Dancing with Seals
By Tamia Nelson
December 24, 2002
Look, stranger, at this island now
The leaping light for your delight discovers,
Stand stable here
And silent be,
That through the channels of the ear
May wander like a river
The swaying sound of the sea.
W.H. Auden, Look, Stranger!
I'd seen the Atlantic before, but always
from a settled shore or crowded public beach. This was a different ocean.
Conifer-crowned islands. Rocky inlets. Sparkling bays that were
transformed into pungent mud-flats at low water, their rich, rank expanse
dissected by the shifting channels of freshwater streams. And no sign of
human presence except for an occasional lonely cottage or distant fishing
boat, its passage signaled more by sound than sight.
It was early October on the south coast of New Brunswick. Green water,
flecked with curds of foam, slopped against the cobbles at my feet. A
barely-perceptible breeze dimpled the surface of the swell. The sky rose
in a gray-blue wash above the black rock walls of the narrow cove.
I looked out beyond the mouth of the cove, toward the Bay of Fundy.
Then the scene changed. Far away to the south, right at the limit of my
vision, a tiny conical form rose from the water, a dark silhouette against
the lighter surface of the sea. And then another. And another. Soon the
sea was dotted with small dark forms, bobbing up and down in the easy
swell. Now and then one would disappear as quickly as it had come into
Was I seeing things? I blinked repeatedly in an attempt to clear my
clouded, road-weary vision. But when I opened my eyes, the shifting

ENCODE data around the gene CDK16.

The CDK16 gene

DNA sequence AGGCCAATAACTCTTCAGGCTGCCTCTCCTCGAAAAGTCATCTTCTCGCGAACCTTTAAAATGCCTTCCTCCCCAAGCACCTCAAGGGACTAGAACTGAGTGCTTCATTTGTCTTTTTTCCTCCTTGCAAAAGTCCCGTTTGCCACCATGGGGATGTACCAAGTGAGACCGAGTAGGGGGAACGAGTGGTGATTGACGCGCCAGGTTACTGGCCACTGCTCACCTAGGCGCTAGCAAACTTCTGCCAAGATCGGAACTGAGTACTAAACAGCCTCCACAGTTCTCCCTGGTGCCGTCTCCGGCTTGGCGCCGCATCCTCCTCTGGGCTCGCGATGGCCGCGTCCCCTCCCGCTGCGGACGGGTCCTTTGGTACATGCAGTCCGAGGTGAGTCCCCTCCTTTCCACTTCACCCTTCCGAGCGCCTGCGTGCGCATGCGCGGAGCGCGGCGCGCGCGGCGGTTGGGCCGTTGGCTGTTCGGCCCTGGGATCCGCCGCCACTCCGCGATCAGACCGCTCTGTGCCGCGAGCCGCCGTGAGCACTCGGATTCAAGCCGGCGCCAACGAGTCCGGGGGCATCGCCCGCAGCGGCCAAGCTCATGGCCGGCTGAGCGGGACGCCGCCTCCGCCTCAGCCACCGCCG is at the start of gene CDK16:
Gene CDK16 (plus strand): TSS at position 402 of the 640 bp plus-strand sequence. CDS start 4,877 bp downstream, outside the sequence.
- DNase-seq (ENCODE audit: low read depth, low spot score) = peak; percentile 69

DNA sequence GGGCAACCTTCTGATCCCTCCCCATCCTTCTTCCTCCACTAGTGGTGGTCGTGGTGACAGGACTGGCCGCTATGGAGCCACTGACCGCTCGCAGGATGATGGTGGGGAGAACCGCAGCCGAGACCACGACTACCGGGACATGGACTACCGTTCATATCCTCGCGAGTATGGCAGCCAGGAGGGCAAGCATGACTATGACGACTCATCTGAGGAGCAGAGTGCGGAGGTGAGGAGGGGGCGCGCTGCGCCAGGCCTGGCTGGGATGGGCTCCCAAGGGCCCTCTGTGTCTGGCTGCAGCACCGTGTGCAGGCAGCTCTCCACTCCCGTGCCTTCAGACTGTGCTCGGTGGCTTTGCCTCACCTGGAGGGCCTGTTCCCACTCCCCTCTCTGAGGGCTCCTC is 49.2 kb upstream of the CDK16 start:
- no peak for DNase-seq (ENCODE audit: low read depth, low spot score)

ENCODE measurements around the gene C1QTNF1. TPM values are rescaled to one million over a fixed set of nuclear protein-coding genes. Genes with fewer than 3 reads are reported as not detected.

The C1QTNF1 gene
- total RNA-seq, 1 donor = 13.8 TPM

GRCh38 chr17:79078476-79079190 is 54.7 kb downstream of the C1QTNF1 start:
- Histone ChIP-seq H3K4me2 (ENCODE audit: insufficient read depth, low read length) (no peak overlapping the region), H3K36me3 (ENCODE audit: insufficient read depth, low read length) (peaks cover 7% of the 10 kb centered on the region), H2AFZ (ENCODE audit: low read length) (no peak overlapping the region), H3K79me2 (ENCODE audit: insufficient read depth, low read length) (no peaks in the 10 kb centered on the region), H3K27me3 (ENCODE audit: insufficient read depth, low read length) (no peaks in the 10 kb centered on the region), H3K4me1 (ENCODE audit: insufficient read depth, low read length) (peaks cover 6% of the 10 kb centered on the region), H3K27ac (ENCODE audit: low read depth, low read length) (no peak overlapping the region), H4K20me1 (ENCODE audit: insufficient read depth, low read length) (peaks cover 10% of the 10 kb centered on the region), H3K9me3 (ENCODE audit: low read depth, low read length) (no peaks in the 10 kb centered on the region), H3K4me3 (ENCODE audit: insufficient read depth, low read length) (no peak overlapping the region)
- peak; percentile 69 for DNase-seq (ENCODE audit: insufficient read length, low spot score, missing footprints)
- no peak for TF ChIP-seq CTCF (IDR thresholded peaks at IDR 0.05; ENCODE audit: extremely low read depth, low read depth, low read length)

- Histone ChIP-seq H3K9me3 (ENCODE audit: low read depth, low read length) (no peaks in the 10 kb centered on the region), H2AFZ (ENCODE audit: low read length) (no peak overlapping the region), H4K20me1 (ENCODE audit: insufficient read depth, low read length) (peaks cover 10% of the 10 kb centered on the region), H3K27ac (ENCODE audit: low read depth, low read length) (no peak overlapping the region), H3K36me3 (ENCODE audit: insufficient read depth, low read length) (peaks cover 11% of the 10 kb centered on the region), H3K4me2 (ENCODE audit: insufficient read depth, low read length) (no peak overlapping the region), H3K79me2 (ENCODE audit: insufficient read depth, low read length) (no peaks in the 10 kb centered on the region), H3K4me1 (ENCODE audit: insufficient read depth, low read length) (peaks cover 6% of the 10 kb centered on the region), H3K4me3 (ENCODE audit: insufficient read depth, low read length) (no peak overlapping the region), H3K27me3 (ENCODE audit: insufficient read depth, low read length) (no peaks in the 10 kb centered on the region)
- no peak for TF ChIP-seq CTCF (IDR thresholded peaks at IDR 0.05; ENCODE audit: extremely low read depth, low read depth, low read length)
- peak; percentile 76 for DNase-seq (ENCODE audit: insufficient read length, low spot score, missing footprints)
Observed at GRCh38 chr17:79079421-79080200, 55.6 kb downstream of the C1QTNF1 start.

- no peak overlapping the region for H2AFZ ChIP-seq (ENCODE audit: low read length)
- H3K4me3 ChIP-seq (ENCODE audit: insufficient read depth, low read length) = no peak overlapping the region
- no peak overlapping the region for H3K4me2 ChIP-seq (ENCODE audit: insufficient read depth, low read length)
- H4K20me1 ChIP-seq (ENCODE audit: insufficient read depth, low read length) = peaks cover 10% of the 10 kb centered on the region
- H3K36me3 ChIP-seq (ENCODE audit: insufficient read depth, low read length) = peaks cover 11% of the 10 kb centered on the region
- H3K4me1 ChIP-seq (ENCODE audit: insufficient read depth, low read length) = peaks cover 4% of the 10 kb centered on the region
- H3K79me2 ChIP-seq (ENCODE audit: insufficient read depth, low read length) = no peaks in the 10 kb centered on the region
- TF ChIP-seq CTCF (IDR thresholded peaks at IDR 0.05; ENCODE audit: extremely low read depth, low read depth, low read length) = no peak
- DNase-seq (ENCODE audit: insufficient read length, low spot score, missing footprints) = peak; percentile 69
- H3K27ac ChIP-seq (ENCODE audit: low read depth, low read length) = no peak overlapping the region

constellation of bobbing forms was still there. I reached for my
binoculars, not remembering that they were packed away until my hands
closed on air. I didn't bother walking over to the truck to get them. The
short autumn day was coming to a close. Even as I watched, the small dark
forms faded from view, leaving me wondering what I'd seen.
Then something popped up only fifty feet from where I stood, ending the
mystery. There was no mistaking the puppy-like head of a seal. We
inspected each other warily in the failing light. I'd seen seals before,
but only in an aquarium tank in a so-called "fun park." Fun for some,
perhaps. But not, I think, for the seals. They patrolled the boundaries of
their sterile, circumscribed world in endless, weary circles, their
progress marked by the click of camera shutters. Whenever one of them
happened to look my way, I saw no hint of interest or acknowledgement in
its eyes, only the stupefied gaze of resignation, madness, or despair.
The animal now before me was very different. Its eyes were alive with
an intelligent curiosity. Automatically, I inclined my head in greeting,
but the seal didn't return my nod. Instead, it pivoted slowly from side to
side, its face mirroring bemused wonderment at the awkward, land-bound
creature it saw before it. Then it, too, slipped back down into the water.
I waited a few minutes to see if it would pop up again. When it didn't, I
turned away from the sea and trudged over to the truck.
The following morning saw Farwell and me launching our boats in another
sheltered cove. It was just past high water. Our kayaks were stretched
slalom boats, ill-suited to challenging strong tidal currents. That didn't
matter, though. Tomorrow we hoped to make a trip out to a small island